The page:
Case Report | Open Access
Byron Chalidis, Dimitrios Kitridis, Christos Dimitriou, Panagiotis Givissis, "Intratendinous Ganglion Cyst of the Hand: A Case Report and Review of the Literature", Case Reports in Orthopedics, vol. 2020, Article ID 8847563, 4 pages, 2020. https://doi.org/10.1155/2020/8847563
Intratendinous Ganglion Cyst of the Hand: A Case Report and Review of the Literature
Intratendinous ganglion of the hand is an extremely rare benign tumor, and only few cases have been reported so far in the literature. We present a case with an intratendinous ganglion of the extensor digitorum communis that treated with en bloc resection and subsequent tendon repair. According to the review of the literature and published data, the ganglion is predominantly located at hand extensor tendons (82%), and it is more frequent among females (75%) and shows a high incidence in 5th and 6th decades of life (94.5%). Surgical excision with or without side-to-side repair and/or tendon transfer leads to excellent outcome and low potential for recurrence.
Intratendinous ganglion of the hand is a very rare entity, and only few cases have been reported so far in the literature [1–9]. The pathogenesis behind the intratendinous ganglion formation is still obscure, and various theories have been suggested . It is believed that ganglion cysts may arise “internally” from mucoid degeneration of the tendon ground substance, forming cavities full of viscous fluid, or “externally” as the result of tendon invasion by tenosynovitis [1, 2, 7, 9]. Despite its benign character, the lesion can be locally aggressive and impair tendons and hand function. Symptom severity is related to the location of the ganglion, degree of tendon degeneration, and presence of associated synovitis [3, 8]. Although the tumor usually affects the extensor tendons, other uncommon sites of involvement have been described [3, 5, 6, 8]. Apart from presenting a case with intratendinous dorsal wrist ganglion with a long-term follow-up, we systematically reviewed the available literature and tried to evaluate the patients and tumor characteristics as well as the clinical outcome of surgical treatment.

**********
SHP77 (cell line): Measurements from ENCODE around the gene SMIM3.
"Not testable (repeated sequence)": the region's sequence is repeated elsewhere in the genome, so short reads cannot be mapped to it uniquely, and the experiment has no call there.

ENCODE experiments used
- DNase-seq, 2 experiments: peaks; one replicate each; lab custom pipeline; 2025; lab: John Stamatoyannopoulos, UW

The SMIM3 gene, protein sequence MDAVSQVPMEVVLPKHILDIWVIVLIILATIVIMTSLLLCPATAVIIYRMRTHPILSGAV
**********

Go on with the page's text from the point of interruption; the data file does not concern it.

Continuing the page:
2. Case Report
We present the case of a 47-year-old, right-hand dominant woman who was referred to our department with a 6-month history of a palpable soft-tissue mass at the dorsal aspect of the left hand that caused progressive pain in finger movements. A magnetic resonance imaging scanning illustrated a well-defined hourglass-shaped ganglion cyst in direct contact to the middle finger extensor digitorum communis (EDC) tendon. Under regional anesthesia, a longitudinal dorsal hand approach was utilized, and a cyst mass of approximately with jelly-like contents adhered to EDC was identified (Figure 1, Video 1). The ganglion along with the surrounding degenerative tendon tissue was excised en bloc (Figure 2). As approximately half of the middle finger extensor tendon retained after tumor resection, simple repair of the remaining tendon was applied using three 4-0 absorbable sutures. Histologic examination confirmed the cyst nature of the lesion. Postoperatively, the wrist was immobilized in a short-arm splint for 4 weeks with the wrist in 20 degrees of extension, the metacarpophalangeal joints in 30 to 40 degrees of flexion, and the interphalangeal joints in full extension. After that period, progressive wrist and hand mobilization were commenced. The patient returned to her regular duties as a housewife after 3 months. At the latest follow-up, 10 years postoperatively, she was symptom-free, and no evidence of tumor recurrence was apparent. No flexion deficit or extension lag of the involved middle finger was recognized, and she could perform all the activities of daily living without any restriction.
According to the Preferred Reporting Items for Systematic Reviews and Meta-Analyses (PRISMA), a systematic search of the Medline database up to May 2020, using the keywords “intratendinous AND ganglion”, was performed by two independent investigators, B.C. and D. K . Clinical studies relevant to intratendinous ganglions of the hand were eligible for the review. The initial search revealed 36 records, and nine articles were included in the review (Figure 3). One article was level IV evidence  and eight articles level V [1–7, 9]. The same independent investigators extracted data from the studies for the final descriptive data synthesis.